An interesting -- and critical -- look at the Pac-10 bowl arrangements from Ryan McGee.
While much of the focus during the first year-plus of Larry Scott's tenure as commissioner has been on expansion -- what that means in the future with divisions and a championship game and the ensuing broadcast contracts -- the Pac-10's bowl arrangements have long been a source of frustration.
They aren't as good as the SEC, Big Ten and Big 12. And there aren't enough, either.
The problem, though, is there is no obvious solution. Name a major West Coast -- or even Mountain Time -- bowl the Pac-10 doesn't play in (Fiesta doesn't count as a BCS bowl)? Exactly.
The SEC and Big Ten have the Florida bowls wrapped up. The Big 12 gets the Cotton Bowl because it's in Dallas.
SEC, Big Ten and top-level Big 12 teams travel better than Pac-10 fans, at least that's the reputation.
As in most things: It's all about money. Bowls want to make it. So do conferences. It's not about East Coast bias. It's about a bias for making money.
I, personally, like the addition of the Alamo Bowl. Big fan of San Antonio. With the right sort of business savvy, that game could be nurtured into something more on par with the Capital One or Outback Bowls. For example, what might happen if Larry Scott and local and corporate partners go to the SEC and say: "We've got a $6 million payout for your No. 2 team to face the No. 2 team from the Pac-10 on Jan. 1."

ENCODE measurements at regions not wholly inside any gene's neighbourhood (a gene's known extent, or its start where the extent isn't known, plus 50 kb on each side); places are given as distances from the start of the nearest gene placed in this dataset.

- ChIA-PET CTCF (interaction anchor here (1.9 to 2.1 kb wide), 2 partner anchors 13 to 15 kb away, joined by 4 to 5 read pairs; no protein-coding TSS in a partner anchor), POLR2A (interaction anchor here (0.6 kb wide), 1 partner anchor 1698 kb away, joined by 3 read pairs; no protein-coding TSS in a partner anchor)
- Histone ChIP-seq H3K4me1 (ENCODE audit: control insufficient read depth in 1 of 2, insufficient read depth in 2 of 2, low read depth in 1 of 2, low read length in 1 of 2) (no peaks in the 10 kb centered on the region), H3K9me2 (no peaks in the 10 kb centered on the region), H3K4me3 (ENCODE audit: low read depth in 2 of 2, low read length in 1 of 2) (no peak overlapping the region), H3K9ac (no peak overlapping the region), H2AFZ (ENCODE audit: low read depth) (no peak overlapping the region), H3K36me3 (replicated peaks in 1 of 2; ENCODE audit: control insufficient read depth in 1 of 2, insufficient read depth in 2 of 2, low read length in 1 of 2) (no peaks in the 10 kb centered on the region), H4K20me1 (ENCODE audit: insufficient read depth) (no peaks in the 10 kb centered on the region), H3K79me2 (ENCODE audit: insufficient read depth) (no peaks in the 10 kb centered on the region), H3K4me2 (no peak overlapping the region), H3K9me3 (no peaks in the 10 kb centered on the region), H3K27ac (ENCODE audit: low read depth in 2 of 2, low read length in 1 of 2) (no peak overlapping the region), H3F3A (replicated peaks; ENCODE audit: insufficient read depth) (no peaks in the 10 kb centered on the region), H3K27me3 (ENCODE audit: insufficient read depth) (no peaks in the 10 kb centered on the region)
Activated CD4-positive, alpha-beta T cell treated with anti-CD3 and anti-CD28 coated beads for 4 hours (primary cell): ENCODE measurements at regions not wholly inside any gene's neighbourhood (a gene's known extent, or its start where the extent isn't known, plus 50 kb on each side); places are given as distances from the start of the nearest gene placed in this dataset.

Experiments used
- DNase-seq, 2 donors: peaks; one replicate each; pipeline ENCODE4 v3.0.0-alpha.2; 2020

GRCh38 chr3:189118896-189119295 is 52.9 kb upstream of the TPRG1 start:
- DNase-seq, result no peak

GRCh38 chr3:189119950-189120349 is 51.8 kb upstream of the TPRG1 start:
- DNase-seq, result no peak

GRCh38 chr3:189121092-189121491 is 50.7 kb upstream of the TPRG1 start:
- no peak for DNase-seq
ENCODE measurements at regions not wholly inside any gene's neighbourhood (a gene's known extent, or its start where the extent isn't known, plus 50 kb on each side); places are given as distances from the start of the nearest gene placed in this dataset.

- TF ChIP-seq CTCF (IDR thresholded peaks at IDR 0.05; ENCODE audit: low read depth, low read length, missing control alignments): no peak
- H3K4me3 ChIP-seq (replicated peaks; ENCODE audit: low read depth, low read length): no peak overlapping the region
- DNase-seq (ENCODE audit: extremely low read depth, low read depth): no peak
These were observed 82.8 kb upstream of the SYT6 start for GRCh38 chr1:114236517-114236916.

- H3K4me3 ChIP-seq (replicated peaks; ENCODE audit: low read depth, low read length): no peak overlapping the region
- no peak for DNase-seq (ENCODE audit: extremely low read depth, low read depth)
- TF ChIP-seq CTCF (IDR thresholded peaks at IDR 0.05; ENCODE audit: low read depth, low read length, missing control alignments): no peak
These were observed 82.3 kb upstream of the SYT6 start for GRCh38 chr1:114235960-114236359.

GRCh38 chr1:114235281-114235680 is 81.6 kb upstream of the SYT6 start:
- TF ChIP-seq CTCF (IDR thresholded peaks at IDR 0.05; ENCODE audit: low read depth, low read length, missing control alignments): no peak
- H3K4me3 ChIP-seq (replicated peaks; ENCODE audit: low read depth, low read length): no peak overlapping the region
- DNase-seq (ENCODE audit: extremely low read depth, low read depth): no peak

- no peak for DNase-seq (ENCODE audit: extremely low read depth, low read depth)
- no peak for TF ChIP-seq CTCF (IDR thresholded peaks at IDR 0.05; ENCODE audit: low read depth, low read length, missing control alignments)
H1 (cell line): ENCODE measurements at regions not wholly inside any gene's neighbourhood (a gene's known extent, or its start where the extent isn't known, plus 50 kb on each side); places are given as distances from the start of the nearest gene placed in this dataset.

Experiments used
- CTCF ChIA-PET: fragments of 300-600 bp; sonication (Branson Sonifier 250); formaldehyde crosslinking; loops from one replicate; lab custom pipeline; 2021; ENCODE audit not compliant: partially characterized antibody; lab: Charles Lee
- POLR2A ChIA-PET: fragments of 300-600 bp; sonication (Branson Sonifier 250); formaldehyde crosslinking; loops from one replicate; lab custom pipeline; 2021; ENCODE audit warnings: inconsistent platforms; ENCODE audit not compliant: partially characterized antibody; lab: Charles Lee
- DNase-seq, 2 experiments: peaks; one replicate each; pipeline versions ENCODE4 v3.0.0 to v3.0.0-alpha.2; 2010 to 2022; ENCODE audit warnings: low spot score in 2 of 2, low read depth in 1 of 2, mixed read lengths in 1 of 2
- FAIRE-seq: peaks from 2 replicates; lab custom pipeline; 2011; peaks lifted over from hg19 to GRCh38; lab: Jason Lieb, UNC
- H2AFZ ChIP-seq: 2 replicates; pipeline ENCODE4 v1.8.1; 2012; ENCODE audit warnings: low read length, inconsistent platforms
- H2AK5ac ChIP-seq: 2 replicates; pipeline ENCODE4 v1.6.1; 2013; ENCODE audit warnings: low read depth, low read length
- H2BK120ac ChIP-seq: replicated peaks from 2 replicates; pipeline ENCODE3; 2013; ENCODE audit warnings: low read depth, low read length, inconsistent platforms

SEC commissioner Mike Slive would provide a pregnant pause. And then give Scott a Cheshire Cat grin. (Of course, it's not that simple, but you get the idea.)
That scenario also could work if the Cotton Bowl gets upgraded into a BCS bowl in the future: The Alamo could step into that void.
But in order to take that next step -- either by upgrading a current bowl or creating a new one for New Year's Day -- it's going to take some creativity on the business end.
Scott hasn't exactly been the retiring sort thus far on going after Big New Things. Guess here is bowl arrangements are also on his agenda.